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Derek Fisher's visit with Miami just part of the negotiating process

July 11, 2010 |  5:18 pm

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Lakers guard Derek Fisher landed in Miami on Saturday and listened to LeBron James' pitch about joining the Heat. Fisher then sat in a swank South Beach hotel and heard Miami Heat owner Micky Arison and team President Pat Riley make the same case.

With each day passing in which the Lakers and Fisher haven't reached an agreement over his contract, it appears Lakers fans have increasingly expressed concerns that Fisher will indeed leave  the Lakers for the second time in his 14-year career. That concern heightened once fans heard the news regarding Fisher's willingness to consider joining the Heat's "Super Team" in James, Dwyane Wade and Chris Bosh

Some argue the Lakers will let him walk, with some believing that's a wrong move because of his leadership and others claiming it's the right move because the Lakers have already picked up free agent guard Steve Blake. Some argue Fisher will decide to leave on his own, with some believing that's a wrong move because the Lakers are more poised to win a title than Miami and others claiming he deserves better than the Lakers' reported offer of one year for $2.5 million, a decrease from the $5.048 million he made last season. Then there are some, such as myself, that see it for truly what it is: a negotiating tactic.

This is simply part of the free agency process and it doesn't deviate from what Fisher said in his exit interview: "I won't make a decision before I know exactly where I stand here." Lakers fans appear split on whether Fisher deserves more than what the Lakers are offering, and I presented in detail why the Lakers should ultimately grant Fisher the multiyear, $5-million a season he wants. Regardless of where you fall in this debate, you can't fault Fisher for exploring other options. That doesn't mean he doesn't want to play for the Lakers. That doesn't mean he's going to leave the Lakers, either. Fisher is simply assessing his other options like any responsible employee would do.

There's also practical reasons why Lakers fans shouldn't be concerned just yet. The Times' Mike Bresnahan and Broderick Turner report that the Miami Heat want Fisher to be their starting point guard. But it remains unclear how much they could pay him. Though ESPN Los Angeles' Dave McMenamin and Ramona Shelburne report the Heat are willing to hold off other offers until Fisher makes a decision, the story also states the Lakers have made a second offer to Fisher that's worth more than the one-year, $2.5-million offer that they originally proposed. Lastly, the South Florida Sun Sentinel's Ira Winderman reports that "there is an expectation from all sides that Fisher will wind up back with the Lakers after this well-publicized dalliance, which likely will wind up as nothing more than a bid to drive up his value."

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Still, there's some fans who have expressed offense that Fisher would even consider meeting other teams. Not to be overly cynical, but the talk that Fisher should remain loyal to the Lakers is incredibly overblown. As much as the Lakers value Fisher's leadership and as much as Fisher wants to be back with the team, the organization and Fisher are both looking out for their best interests. The Lakers have financial matters they must address, as does Fisher. But in no way does that mean Fisher isn't taking a realistic approach about it. He may be seeking higher pay, but he's really just trying to maximize his market value. He wants to be on a championship contending team, and he's trying to see which team -- the Heat or the Lakers -- would want his presence more. And by visiting other teams, Fisher is showing to the Lakers that other teams indeed are interested in him, which could prompt the Lakers to increase their offer so they don't lose him.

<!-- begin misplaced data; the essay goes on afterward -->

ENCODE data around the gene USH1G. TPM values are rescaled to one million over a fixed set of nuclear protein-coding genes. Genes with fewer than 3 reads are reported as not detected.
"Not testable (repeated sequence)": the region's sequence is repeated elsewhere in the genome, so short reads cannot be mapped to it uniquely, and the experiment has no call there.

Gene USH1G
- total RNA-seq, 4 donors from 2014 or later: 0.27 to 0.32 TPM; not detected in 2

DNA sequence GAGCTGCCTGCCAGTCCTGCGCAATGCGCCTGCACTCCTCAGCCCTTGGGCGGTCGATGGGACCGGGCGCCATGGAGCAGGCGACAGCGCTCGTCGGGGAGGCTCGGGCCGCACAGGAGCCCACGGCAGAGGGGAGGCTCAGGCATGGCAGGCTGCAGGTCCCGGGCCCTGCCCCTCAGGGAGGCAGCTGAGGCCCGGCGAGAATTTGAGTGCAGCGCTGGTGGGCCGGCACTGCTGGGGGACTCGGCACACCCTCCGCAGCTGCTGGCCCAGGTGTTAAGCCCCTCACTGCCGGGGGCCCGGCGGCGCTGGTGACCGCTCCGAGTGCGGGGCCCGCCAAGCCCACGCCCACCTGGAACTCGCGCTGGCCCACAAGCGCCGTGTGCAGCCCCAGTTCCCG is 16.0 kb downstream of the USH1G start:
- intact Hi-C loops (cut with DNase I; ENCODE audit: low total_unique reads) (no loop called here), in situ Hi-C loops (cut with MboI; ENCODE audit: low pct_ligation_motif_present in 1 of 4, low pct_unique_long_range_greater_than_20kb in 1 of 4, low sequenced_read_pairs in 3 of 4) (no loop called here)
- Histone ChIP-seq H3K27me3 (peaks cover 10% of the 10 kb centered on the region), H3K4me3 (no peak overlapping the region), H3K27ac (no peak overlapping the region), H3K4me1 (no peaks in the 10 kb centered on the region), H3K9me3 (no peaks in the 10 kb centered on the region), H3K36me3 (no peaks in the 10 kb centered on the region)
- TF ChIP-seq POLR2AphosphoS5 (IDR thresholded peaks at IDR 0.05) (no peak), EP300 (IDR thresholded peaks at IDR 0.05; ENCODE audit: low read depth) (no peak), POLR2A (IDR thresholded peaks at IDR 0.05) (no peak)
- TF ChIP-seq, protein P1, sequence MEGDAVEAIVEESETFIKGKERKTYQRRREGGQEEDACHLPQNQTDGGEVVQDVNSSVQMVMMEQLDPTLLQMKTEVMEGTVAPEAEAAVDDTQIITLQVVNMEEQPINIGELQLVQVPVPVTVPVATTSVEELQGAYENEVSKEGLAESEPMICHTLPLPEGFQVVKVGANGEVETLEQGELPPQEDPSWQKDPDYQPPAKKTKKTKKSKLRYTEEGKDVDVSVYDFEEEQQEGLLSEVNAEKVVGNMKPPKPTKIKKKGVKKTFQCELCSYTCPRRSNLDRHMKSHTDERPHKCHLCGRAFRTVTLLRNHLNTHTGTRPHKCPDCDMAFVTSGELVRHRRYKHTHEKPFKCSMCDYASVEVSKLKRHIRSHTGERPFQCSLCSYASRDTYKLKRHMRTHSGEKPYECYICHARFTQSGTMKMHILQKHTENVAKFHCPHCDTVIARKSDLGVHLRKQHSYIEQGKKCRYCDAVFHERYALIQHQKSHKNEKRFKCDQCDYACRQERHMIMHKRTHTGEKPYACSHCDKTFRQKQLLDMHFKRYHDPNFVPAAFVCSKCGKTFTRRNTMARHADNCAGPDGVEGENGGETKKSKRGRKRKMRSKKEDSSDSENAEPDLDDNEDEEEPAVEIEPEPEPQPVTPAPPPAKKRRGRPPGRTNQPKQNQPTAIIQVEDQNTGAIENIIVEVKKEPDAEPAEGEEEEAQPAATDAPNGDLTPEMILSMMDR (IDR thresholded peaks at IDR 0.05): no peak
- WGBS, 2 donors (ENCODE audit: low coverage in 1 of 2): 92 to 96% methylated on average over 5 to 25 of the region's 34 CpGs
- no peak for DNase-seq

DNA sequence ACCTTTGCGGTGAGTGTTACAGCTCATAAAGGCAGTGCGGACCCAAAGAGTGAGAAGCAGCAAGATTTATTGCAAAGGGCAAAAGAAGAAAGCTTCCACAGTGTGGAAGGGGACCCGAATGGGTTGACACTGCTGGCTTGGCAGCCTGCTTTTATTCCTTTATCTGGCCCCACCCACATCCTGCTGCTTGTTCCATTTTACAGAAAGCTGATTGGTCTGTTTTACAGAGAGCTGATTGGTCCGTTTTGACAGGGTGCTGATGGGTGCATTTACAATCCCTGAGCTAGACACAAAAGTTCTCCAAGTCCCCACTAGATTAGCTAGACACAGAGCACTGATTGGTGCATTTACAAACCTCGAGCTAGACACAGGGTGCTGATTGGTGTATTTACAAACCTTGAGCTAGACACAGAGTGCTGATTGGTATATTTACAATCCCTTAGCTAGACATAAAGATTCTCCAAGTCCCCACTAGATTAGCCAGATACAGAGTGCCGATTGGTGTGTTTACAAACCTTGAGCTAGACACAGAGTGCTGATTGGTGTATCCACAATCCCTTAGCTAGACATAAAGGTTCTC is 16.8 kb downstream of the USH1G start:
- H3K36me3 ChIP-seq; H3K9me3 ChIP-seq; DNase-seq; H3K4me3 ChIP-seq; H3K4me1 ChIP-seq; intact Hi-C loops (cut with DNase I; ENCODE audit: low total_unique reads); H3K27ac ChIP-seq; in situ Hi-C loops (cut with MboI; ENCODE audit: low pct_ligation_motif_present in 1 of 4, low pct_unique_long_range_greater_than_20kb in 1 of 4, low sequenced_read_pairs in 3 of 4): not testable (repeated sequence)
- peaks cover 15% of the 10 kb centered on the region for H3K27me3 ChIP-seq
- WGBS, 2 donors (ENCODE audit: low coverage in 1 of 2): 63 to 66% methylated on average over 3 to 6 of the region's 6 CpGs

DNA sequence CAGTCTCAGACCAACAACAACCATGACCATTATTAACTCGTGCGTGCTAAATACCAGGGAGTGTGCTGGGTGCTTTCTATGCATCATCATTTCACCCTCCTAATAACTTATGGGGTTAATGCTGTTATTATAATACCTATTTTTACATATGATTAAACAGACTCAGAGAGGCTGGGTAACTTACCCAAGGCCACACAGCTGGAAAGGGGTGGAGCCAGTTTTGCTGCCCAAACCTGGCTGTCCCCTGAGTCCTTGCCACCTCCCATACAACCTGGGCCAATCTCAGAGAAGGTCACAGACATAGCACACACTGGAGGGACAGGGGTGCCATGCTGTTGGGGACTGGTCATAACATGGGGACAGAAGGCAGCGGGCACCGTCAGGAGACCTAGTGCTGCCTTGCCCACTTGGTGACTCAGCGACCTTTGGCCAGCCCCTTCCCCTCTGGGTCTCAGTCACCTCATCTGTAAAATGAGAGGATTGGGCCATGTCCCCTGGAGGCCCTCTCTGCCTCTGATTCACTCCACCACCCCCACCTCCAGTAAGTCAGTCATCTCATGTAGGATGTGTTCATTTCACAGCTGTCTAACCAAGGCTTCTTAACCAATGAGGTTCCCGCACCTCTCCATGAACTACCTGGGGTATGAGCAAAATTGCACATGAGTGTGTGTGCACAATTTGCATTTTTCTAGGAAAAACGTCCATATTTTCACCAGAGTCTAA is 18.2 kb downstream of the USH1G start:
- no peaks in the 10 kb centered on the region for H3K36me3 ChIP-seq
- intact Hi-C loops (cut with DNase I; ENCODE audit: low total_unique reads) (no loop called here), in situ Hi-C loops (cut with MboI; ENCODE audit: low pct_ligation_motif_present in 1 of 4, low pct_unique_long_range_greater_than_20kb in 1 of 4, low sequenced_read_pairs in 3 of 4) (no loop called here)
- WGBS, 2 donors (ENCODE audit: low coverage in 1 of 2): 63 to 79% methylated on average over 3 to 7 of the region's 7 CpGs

When I mentioned that possibility in some of the recent live chats, some Lakers fans countered that the Lakers allowed Trevor Ariza to walk to Houston after they couldn't reach a deal. But that circumstance is different. One, Ariza doesn't have as much history with the Lakers as Fisher does. Two, the Lakers were in the process of acquiring Ron Artest, which proved to be an essential swap. And three, Miami has the chance to threaten the Lakers for an NBA title. Houston didn't. Even if the Lakers are looking at other options to fill their backcourt, they don't want the Heat having the luxury of plucking away one of their major assets and thus making it more difficult to three-peat.

That brings us back to the present moment. It's not exactly clear what will happen regarding negotiations between the Lakers and Fisher. But one thing's certain. Fisher's visit to Miami will probably spur the Lakers and Fisher into reaching an agreement rather than Fisher joining the Super Team.

--Mark Medina

Follow the L.A. Times Lakers blog on Twitter: twitter.com/latmedina. E-mail the Lakers blog at mgmedin@gmail.com

Photo: Lakers guard Derek Fisher fouls Boston forward Paul Pierce while going for a steal in the second quarter of Game 7 of the 2010 NBA Finals. Credit: Wally Skalij/Los Angeles Times.

Photo: Lakers Derek Fisher (2), Ron Artest (37) and Kobe Bryant (background) begin to celebrate after their 83-79 victory over the Boston Celtics earned them the NBA championship last month. Credit: Wally Skalij/Los Angeles Times.


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